Amendments to the Chain of Responsibility laws are coming in mid 2018

  • 32 Liability provisions[i] for offences under the revised Heavy Vehicle National Law (HVNL), if an Executive Officer does not “exercise reasonable diligence” to prevent their corporation’s offence[ii].
  • A total of 148 extended Executive Officer liabilities (including the above)[iii], where an executive officer “knowingly authorised or permitted the conduct” that constituted their corporation’s offence. Many of these provisions are considered CoR (key safety) offences[iv].

Under the amended HVNL, Executive Officers have a proactive duty to exercise due diligence and take reasonable steps in relation to the safety of transport activities relating to heavy vehicles in the (supply) chain of responsibility[v]. Executive Officers cannot delegate this duty.

Are you a “CoR” Executive Officer?

  1. Firstly, if your business consigns, packs, loads or receive goods, even though you may not have a direct role in driving or operating a heavy vehicle (>4.5 tonnes), your business is a party in the chain of responsibility[vi].
  2. Secondly, if you are classified as an Executive Officer under Work Health Safety (WHS) legislation in effect you will be considered an Executive Officer under the HVNL (per the section 9 of the Corporations Act 2001 of the Commonwealth).

Your CoR due diligence obligations and where to find them

The amendments are enshrined in the Heavy Vehicle National Law and Other Legislation Amendment Bill 2016 on the Office of the Queensland Parliamentary Counsel website (in particular refer Sections 26C, 26D, 636(2) and (3), and Schedule 4).

These changes align CoR laws more closely with national safety laws including:

  • Primary duties for CoR (Section 26C)
  • Executive Officer Due Diligence obligations (Section 26D)
  • Executive Officer Liability (Section 636 and Schedule 4), to name a few[vii].

The good news is for Executive Officers who are already compliant and doing the right thing under the under the current HVNL and WHS laws, there should not be significant impacts. The changes are focused on safety but they remove some of the existing prescriptive requirements, and encourage a risk based approach, which will give Executive Officers more flexibility to determine how they exercise due diligence[viii].

If your business requires assistance with the following:

  • Conducting a gap analysis against the amended CoR laws
  • Integrating CoR compliance frameworks with safety management systems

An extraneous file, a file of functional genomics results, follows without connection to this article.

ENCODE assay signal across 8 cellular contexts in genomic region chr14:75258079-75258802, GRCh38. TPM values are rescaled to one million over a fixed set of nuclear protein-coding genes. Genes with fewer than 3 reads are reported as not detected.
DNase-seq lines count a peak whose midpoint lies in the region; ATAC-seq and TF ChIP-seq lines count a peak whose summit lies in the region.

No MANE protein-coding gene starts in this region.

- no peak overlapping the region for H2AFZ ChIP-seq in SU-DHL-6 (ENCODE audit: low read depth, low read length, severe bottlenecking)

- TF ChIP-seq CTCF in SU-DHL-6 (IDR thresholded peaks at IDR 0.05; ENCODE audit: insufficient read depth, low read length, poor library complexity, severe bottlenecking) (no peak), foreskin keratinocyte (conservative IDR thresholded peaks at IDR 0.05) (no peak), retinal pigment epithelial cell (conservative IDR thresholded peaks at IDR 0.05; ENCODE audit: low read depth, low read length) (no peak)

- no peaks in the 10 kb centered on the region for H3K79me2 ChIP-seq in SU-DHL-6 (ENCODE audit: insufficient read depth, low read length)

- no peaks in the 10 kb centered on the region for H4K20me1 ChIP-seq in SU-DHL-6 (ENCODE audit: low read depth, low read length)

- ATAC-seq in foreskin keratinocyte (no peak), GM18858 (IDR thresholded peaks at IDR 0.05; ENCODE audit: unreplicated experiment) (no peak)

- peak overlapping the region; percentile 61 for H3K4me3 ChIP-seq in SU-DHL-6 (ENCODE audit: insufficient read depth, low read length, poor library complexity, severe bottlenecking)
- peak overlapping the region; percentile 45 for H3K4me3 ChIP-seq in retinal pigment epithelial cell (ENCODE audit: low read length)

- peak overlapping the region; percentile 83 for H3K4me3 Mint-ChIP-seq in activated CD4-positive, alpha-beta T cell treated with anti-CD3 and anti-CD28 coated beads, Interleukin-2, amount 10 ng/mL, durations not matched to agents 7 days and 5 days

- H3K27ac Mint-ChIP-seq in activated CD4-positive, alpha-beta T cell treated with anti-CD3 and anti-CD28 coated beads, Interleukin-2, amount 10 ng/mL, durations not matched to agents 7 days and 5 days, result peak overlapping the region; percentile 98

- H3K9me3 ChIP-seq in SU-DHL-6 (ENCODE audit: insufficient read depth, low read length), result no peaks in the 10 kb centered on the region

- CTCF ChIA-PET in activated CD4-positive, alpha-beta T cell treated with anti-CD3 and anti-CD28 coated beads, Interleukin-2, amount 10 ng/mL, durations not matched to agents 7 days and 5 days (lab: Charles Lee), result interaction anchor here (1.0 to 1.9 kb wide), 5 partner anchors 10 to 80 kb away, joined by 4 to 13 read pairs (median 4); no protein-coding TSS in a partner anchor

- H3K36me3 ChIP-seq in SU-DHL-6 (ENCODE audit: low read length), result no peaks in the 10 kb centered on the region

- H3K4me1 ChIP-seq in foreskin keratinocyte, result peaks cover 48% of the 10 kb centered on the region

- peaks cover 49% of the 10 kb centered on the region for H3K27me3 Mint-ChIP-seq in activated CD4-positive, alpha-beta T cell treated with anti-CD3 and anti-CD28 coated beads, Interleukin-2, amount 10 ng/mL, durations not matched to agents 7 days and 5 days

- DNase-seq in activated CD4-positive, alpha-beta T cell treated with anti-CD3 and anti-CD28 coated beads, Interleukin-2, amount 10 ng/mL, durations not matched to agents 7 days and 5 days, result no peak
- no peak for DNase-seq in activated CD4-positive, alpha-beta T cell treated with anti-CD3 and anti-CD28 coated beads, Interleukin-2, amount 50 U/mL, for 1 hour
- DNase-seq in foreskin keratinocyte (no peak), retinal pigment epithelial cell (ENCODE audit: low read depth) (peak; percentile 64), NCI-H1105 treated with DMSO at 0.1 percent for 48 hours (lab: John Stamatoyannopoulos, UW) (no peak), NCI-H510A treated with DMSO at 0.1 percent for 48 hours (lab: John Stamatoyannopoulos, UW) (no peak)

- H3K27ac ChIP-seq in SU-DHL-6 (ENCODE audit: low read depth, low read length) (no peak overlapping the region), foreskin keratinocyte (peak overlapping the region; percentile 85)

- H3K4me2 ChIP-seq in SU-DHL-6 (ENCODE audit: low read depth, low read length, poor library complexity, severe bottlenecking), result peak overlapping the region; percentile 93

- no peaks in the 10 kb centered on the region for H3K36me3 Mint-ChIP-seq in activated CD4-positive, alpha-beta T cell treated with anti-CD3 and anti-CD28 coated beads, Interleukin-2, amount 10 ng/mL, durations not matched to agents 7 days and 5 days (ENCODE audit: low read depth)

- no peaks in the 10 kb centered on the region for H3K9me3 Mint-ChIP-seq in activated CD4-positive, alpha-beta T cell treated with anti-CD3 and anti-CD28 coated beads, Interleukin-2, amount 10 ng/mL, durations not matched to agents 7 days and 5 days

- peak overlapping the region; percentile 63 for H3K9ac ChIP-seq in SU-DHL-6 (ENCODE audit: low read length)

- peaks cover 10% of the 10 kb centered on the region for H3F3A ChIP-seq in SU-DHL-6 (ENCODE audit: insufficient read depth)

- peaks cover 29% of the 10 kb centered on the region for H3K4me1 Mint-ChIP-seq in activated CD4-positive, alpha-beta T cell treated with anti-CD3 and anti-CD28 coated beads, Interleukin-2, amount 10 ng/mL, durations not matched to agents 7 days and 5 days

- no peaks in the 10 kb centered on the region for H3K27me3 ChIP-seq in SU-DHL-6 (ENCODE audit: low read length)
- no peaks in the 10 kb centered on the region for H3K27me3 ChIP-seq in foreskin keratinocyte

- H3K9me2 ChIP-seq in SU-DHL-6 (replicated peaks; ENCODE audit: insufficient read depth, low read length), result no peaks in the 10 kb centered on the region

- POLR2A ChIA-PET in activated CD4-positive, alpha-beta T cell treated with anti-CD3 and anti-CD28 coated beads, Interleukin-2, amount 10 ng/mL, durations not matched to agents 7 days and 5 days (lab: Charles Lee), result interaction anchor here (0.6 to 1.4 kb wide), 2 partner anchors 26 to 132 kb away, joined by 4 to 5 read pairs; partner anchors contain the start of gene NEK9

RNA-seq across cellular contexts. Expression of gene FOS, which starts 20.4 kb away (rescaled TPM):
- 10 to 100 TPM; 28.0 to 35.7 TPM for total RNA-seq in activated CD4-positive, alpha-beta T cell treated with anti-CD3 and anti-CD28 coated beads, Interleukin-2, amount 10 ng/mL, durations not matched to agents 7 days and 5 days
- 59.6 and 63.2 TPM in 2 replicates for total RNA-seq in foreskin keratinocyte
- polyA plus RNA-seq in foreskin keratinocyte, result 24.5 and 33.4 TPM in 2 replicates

• Proactively managing Logistics and Supply Chain critical safety risks.

Please contact Supply Chain Safety Excellence to see how we can work together to achieve excellence in safe business practices and promote public safety.

References

[i] Office of the Queensland Parliamentary Counsel website – Queensland Legislation – Heavy Vehicle National Law and Other Legislation Amendment Bill 2016, Clause 113, Schedule 4, Column 3, pp62-67. https://www.legislation.qld.gov.au/LEGISLTN/ACTS/2016/16AC065.pdf

[ii] Office of the Queensland Parliamentary Counsel website – Queensland Legislation – Heavy Vehicle National Law and Other Legislation Amendment Bill 2016, Clause 103, Section 636(2), pp56. https://www.legislation.qld.gov.au/LEGISLTN/ACTS/2016/16AC065.pdf

[iii] Office of the Queensland Parliamentary Counsel website – Queensland Legislation – Heavy Vehicle National Law and Other Legislation Amendment Bill 2016, Clause 113, Schedule 4, Column 2, pp62-67. https://www.legislation.qld.gov.au/LEGISLTN/ACTS/2016/16AC065.pdf

[iv] NTC (National Transport Commission) – Primary Duties for Chain of Responsibility Parties and Executive Officer Liability – Discussion Paper, July 2015, pp40-42: http://www.ntc.gov.au/Media/Reports/(92D39859-6953-4531-BAD5-410C77532AA0).pdf

[v] Ramaswamy, D. ‘Executive officer liability set to increase following amendments to the HVNL’, 29 March 2017, Holding Redlich https://www.holdingredlich.com/transport-logistics-road/february-2017-executi-ve-officer-liability-set-to-increase-executive-officer-liability-set-to-increase-following-amendments-to-the-hvnl

[vi] NHVR (National Heavy Vehicle Regulator) website – About the Chain of Responsibility: https://www.nhvr.gov.au/safety-accreditation-compliance/chain-of-responsibility

[vii] NTC (National Transport Commission) website – Primary duties for Chain of Responsibility and Executive Officer Liability: https://www.ntc.gov.au/Media/Reports/(30691D69-BE62-47D3-ACB4-ED02EF21F512).pdf

[viii] NTC (National Transport Commission) – 2016 Heavy Vehicle National Law Chain of Responsibility & Executive Officer Liability Reforms Frequently Asked Questions, pp4: http://www.ntc.gov.au/Media/Reports/(6BE46B90-6741-96E1-3AB2-2F4266A2A775).pdf

Further Information

Heavy Vehicle National Law and Other Legislation Amendment Bill 2016 Explanatory Notes: https://www.legislation.qld.gov.au/Bills/55PDF/2016/B15_0378_Heavy_Vehicle_National_Law_and_Other_Legislation_Amendment_Bill_2016E.pdf

NHVR – Changes to CoR: https://www.nhvr.gov.au/safety-accreditation-compliance/chain-of-responsibility/changes-to-cor

NHVR – CoR Executive Officers Fact Sheet: https://www.nhvr.gov.au/files/201705-0520-cor-executive-officers.pdf

NHVR – Heavy Vehicle National Law and Regulations: (currently in force) https://www.nhvr.gov.au/law-policies/heavy-vehicle-national-law-and-regulations

Disclaimer: The information provided in this article is designed to provide helpful information on the subjects discussed. I am not a lawyer and this should not be considered legal advice and I cannot be held liable for any inaccuracies or omissions in this article. You should seek appropriate legal advice from an appropriately qualified legal professional for your own situation.